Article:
5. Improved Production Efficiency – by maximizing your mold design and process considerations through simulation, you can benefit from faster cycle times, and higher yields, along with reduced energy consumption, defective parts, and waste. Keep in mind that in addition to geometry and material, the software takes many other factors into account such as pressure and flow rate.

    Wait – This Sounds Too Good to be True!

    It’s true: mold flow and process simulation has indeed been a game changer. But, as will all technological innovation, it’s not perfect. It’s software. One drawback is that it assumes that everything is perfect such as the mold, the machine, the material, and environmental conditions. In reality, these things are subject to imperfection and variation. For instance, materials can have viscosity issues, which will change the flow properties. A brand new machine will function much better than say a twenty- or thirty-year-old machine. Another key factor is heat, which plays a huge role in part cooling and mold design. While the software may consider certain thermal factors, it doesn’t know all of them. The bottom line here is that there are real-world drawbacks, and it’s up to the manufacturer to be aware of these and to compensate for them accordingly.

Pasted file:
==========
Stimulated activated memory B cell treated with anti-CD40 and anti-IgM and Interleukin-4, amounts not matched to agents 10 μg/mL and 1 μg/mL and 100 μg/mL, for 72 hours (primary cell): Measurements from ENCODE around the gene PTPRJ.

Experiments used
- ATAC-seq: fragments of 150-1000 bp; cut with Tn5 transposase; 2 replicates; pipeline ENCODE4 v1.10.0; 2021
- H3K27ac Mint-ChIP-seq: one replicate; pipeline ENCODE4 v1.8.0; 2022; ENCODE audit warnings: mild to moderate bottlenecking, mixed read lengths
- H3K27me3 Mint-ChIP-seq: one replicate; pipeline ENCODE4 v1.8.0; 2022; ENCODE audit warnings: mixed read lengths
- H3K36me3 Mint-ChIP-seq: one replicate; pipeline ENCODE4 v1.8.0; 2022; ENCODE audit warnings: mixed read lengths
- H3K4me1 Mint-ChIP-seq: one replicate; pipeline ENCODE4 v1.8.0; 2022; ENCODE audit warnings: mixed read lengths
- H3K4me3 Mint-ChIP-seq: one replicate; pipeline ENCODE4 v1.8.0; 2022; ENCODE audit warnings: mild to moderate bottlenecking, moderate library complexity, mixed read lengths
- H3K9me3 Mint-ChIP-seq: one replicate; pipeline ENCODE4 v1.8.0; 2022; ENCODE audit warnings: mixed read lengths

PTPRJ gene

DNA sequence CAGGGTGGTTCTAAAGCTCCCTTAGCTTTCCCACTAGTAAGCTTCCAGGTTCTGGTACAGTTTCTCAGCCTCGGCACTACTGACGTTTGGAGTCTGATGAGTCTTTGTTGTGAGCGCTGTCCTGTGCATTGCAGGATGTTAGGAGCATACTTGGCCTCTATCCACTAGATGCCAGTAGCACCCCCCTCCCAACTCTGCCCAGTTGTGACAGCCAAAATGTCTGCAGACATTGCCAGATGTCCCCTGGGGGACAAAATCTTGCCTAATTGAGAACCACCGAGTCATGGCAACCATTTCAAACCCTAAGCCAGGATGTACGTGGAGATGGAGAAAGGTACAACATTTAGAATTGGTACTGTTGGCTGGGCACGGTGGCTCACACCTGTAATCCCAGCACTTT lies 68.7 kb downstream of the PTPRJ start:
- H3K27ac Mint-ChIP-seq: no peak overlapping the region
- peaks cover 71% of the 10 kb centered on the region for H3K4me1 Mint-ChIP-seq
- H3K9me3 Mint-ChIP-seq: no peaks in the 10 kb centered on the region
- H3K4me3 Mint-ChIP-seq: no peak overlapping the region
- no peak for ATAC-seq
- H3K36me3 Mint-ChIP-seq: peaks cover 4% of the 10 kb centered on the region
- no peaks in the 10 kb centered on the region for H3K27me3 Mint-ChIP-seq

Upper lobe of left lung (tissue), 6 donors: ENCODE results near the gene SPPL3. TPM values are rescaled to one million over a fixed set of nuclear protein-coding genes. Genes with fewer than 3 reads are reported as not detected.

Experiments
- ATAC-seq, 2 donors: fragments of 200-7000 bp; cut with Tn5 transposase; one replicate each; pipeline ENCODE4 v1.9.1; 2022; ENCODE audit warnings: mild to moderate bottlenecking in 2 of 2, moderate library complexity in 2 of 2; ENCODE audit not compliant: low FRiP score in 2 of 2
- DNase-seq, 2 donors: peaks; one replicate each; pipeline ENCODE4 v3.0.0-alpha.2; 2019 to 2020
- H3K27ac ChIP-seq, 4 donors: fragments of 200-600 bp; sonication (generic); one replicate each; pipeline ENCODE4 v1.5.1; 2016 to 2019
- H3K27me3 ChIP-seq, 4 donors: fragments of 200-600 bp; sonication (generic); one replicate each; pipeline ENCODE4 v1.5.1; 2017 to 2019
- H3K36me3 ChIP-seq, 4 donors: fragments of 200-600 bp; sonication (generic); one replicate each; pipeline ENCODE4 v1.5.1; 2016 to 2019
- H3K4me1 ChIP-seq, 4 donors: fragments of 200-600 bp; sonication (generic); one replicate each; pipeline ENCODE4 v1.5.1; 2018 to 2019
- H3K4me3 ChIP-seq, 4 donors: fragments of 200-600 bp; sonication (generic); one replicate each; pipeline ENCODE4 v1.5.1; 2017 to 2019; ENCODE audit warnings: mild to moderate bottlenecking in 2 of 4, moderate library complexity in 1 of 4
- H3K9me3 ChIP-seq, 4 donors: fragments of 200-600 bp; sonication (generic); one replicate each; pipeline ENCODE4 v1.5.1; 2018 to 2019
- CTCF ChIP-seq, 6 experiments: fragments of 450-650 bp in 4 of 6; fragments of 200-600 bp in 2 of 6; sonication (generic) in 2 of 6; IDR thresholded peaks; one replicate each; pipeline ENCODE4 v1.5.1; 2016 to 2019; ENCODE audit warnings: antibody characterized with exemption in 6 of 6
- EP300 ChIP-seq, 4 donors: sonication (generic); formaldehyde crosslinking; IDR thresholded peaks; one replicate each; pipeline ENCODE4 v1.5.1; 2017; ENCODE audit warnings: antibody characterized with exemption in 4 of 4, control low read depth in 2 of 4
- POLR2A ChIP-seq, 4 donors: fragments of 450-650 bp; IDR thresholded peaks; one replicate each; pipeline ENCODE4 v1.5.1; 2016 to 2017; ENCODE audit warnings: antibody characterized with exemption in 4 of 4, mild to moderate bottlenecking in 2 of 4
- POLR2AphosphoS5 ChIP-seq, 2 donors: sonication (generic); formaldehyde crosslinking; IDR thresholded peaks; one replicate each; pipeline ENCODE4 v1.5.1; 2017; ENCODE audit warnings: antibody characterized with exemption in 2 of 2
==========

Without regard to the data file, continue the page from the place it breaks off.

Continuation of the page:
If you are not employing this impressive cost-saving technology yet, why wait? If budget is a concern, you can simply work with a plastic injection molding shop, such as PDI, that includes simulation as a value-added service. In doing so, you’ll optimize your part quality and consistency, while reducing mold and material costs and waste. All adding up to reliable components and a healthier bottom line.